## Helmuth Spieler

Print publication date: 2005

Print ISBN-13: 9780198527848

Published to British Academy Scholarship Online: September 2007

DOI: 10.1093/acprof:oso/9780198527848.001.0001

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# (p.438) APPENDIX D FEEDBACK AMPLIFIERS

Source:
Semiconductor Detector Systems
Publisher:
Oxford University Press

The most basic amplifier is a gain device itself, e.g. a bipolar transistor, JFET, or MOSFET. None of these is perfectly linear, so any amplifier utilizing these devices will also exhibit nonlinearity. Furthermore, the overall gain depends on device parameters that can vary among nominally identical devices.

Feedback amplifiers can provide predictable gain and significantly improve linearity by making the gain dependent primarily on linear components, i.e. resistors or capacitors, whose values are independent of signal amplitude.

# D.1 Gain of a feedback amplifier

Figure D.1 shows the principle. A portion of the output is fed back to a summing circuit at the input. The net voltage applied to the amplifier input

(D.1)
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The feedback signal
(D.2)
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Assume an inverting amplifier, so the ratio of output to input voltage
(D.3)
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This relationship always applies, whether feedback is present or not. Thus, the voltage at the amplifier input
(D.4)
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Inserting eqns D.2 and D.4 into eqn D.1 yields

Fig. D.1 In a feedback system a portion of the output signal is fed back to a summing junction at the input.

(p.439)
(D.5)
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and the closed loop gain, i.e. the gain with feedback
(D.6)
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When the amplifier gain (the “open loop gain”) is sufficiently large that A v ≫ 1/A fb, the gain of the overall system (“closed loop gain”)
(D.7)
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is independent of the open loop amplifier gain A v and determined by the feedback network alone. If the feedback network is an attenuator (A fb < 1), e.g. formed by resistors, the overall gain is set by the resistor values and is independent of the amplifier gain.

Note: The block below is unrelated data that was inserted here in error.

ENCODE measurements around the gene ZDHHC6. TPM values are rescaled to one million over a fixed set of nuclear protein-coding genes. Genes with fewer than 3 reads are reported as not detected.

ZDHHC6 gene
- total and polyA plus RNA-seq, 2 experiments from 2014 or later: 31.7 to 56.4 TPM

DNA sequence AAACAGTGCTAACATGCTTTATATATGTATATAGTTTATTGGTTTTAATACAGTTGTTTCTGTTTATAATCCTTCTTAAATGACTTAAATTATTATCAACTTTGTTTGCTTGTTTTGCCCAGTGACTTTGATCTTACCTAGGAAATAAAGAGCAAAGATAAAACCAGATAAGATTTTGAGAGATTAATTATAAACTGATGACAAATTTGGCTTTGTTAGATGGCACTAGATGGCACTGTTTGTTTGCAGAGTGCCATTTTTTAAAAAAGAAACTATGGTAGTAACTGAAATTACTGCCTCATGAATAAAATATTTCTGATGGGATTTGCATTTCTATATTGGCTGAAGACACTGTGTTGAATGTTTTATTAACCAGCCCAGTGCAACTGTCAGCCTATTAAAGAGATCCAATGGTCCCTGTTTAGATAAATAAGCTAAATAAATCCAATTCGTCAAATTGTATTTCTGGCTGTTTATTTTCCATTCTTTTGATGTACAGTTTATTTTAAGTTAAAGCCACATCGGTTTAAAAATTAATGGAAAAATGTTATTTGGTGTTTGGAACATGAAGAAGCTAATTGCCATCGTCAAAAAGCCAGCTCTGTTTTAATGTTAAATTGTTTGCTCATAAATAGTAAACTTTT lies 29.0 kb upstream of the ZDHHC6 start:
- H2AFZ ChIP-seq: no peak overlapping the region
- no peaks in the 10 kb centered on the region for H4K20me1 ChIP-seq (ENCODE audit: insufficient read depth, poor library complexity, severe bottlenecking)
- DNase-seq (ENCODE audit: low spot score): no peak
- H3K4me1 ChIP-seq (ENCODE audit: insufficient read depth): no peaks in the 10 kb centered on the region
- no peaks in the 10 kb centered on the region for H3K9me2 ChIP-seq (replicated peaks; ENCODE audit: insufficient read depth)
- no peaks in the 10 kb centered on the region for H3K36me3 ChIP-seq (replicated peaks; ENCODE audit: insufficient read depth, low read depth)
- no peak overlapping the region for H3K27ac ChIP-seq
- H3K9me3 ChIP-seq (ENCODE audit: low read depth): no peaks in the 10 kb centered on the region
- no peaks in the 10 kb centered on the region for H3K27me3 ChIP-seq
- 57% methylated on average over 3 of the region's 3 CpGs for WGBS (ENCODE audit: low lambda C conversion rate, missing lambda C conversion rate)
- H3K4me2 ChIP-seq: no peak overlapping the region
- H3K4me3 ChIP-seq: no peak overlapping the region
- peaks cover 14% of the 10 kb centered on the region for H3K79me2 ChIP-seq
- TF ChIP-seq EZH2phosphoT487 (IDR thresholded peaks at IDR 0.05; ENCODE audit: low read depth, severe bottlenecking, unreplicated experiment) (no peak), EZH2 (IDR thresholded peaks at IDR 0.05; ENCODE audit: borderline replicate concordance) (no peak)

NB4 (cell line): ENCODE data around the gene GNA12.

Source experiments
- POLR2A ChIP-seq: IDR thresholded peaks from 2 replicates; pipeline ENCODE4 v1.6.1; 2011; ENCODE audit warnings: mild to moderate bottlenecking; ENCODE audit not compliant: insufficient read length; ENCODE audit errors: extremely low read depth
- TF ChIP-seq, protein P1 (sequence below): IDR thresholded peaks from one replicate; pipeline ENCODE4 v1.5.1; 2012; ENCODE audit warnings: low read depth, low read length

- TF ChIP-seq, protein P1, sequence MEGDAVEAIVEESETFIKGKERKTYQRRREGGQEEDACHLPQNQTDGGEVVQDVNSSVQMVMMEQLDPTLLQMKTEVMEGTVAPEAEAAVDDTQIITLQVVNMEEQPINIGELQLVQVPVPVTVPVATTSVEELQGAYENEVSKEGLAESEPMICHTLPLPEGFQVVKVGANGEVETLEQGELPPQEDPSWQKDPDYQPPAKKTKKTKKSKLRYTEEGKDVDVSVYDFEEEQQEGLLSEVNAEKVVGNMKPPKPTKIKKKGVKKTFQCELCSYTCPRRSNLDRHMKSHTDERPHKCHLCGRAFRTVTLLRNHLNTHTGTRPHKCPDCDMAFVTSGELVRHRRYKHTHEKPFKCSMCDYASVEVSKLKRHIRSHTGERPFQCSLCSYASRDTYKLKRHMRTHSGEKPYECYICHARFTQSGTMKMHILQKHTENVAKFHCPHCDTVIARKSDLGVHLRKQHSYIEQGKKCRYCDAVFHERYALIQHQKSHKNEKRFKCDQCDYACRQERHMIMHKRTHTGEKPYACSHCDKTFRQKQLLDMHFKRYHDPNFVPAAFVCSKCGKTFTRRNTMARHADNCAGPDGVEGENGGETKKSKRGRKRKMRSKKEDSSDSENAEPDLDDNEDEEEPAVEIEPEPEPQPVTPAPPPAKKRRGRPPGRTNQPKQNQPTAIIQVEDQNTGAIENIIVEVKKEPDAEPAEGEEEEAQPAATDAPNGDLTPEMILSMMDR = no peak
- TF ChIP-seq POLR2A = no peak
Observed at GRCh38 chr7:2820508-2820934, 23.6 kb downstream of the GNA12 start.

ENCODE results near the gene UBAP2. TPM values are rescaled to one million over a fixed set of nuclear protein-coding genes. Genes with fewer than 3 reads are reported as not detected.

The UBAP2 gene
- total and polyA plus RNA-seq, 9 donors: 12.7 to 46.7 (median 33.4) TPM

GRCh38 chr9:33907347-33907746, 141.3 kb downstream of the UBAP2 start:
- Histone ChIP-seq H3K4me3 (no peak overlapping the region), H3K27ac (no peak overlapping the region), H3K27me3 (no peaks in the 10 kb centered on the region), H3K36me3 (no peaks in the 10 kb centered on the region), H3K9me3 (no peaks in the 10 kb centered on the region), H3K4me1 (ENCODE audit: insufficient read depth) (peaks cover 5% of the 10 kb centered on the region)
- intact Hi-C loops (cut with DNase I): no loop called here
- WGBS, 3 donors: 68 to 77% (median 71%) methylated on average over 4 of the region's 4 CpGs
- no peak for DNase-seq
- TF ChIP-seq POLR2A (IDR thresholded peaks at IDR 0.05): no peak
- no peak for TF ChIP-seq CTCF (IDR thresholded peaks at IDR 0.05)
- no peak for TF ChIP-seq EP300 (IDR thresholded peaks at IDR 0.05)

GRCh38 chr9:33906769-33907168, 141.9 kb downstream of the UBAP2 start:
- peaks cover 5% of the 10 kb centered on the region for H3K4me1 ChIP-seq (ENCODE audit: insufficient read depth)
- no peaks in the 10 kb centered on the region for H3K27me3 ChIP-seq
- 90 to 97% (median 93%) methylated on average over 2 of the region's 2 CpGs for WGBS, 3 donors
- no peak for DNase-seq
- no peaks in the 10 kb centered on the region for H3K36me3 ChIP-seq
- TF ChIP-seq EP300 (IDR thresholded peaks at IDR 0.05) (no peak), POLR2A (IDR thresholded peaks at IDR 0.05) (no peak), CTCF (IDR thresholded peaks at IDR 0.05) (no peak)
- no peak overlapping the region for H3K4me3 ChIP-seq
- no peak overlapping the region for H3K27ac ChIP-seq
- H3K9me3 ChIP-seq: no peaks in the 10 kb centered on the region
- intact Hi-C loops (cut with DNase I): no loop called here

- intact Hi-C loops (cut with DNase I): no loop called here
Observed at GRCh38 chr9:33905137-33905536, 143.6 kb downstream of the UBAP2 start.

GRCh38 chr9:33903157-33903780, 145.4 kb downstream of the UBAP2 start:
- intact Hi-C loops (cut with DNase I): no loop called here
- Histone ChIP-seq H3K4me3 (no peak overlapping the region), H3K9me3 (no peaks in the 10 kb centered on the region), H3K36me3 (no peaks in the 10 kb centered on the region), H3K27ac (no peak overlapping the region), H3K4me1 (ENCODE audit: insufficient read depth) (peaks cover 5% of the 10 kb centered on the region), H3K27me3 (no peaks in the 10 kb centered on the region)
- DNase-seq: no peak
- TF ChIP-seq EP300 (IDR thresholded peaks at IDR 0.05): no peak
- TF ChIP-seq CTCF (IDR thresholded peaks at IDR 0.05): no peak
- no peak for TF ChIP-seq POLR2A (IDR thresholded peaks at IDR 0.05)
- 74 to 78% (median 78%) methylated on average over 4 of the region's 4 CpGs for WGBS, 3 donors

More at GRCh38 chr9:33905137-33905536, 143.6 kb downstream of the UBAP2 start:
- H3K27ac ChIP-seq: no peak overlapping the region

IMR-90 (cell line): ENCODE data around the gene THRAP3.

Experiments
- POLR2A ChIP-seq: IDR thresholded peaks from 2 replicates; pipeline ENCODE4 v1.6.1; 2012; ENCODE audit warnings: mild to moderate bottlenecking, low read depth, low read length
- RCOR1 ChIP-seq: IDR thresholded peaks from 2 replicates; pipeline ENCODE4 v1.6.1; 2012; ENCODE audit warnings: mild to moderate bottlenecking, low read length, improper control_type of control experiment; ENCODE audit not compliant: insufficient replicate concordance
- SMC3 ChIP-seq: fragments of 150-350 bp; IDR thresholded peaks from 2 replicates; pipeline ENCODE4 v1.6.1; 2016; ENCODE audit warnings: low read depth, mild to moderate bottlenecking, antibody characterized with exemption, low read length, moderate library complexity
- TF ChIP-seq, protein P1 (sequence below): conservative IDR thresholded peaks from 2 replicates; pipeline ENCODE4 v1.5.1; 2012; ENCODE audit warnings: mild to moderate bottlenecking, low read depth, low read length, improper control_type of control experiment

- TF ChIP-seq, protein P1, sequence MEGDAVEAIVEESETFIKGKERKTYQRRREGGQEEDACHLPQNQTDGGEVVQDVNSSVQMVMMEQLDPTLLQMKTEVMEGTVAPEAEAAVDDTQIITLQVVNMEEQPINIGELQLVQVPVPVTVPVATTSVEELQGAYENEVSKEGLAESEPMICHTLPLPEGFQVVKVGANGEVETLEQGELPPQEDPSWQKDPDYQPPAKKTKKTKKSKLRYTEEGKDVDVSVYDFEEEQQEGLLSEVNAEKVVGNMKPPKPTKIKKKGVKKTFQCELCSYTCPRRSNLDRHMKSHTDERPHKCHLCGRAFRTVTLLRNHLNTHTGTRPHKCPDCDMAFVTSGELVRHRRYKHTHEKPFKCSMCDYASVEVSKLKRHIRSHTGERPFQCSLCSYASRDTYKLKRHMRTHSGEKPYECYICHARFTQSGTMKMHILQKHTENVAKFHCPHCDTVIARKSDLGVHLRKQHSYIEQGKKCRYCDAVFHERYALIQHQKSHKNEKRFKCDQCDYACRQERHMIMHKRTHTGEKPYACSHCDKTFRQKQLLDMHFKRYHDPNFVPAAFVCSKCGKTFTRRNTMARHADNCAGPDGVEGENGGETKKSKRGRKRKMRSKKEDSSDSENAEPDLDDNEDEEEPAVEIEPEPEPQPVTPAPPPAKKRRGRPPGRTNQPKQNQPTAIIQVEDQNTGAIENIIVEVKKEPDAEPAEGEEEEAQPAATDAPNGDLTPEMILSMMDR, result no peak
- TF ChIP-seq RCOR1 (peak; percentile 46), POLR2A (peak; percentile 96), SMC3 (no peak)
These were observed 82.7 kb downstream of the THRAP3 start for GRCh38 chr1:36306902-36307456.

However, note that when the amplifier gain A v is marginal it cannot be ignored. For example, when A v = 1/A fb (i.e. the amplifier gain equals the nominal closed loop gain)

(D.8)
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only half the naively expected value.

# D.2 Linearity

Feedback linearizes the amplifier response. For a deviation Δ A v in open loop gain

(D.9)
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where A CL is the nominal closed loop gain. Thus, deviations from linearity are reduced by the factor
(D.10)
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# D.3 Bandwidth

Similarly, the bandwidth is also improved. The frequency dependent gain of a single-pole amplifier with a corner frequency f c

(D.11)
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Inserting this into eqn D.6 yields (p.440)

Fig. D.2 Feedback can be applied as a voltage in series with the input signal (left) – series feedback – or in parallel as a current (right) – shunt feedback.

(D.12)
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By dividing the numerator and denominator by (1 + A fb A v0) this result can be rewritten as
(D.13)
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where
(D.14)
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The gain and phase response of the fedback amplifier are of the same form as for an open loop single-pole amplifier. The midband gain is as predicted by eqn D.6 and the frequency response is extended by the factor (1 + A fb A v0). The gain–bandwidth product and unity gain frequency remain unchanged whether or not feedback is applied. By a similar calculation, a lower corner frequency is reduced by the factor 1/(1 + A fb A v0).

# D.4 Series and shunt feedback

Feedback can be applied as either voltage or current, as illustrated in Figure D.2. In series feedback the feedback signal is applied as a voltage in series with the input. The feedback signal is commonly applied to the inverting input of a differential amplifier input. Shunt feedback adds currents, so the feedback signal connects directly to the input to form a current summing node.

# D.5 Input and output impedance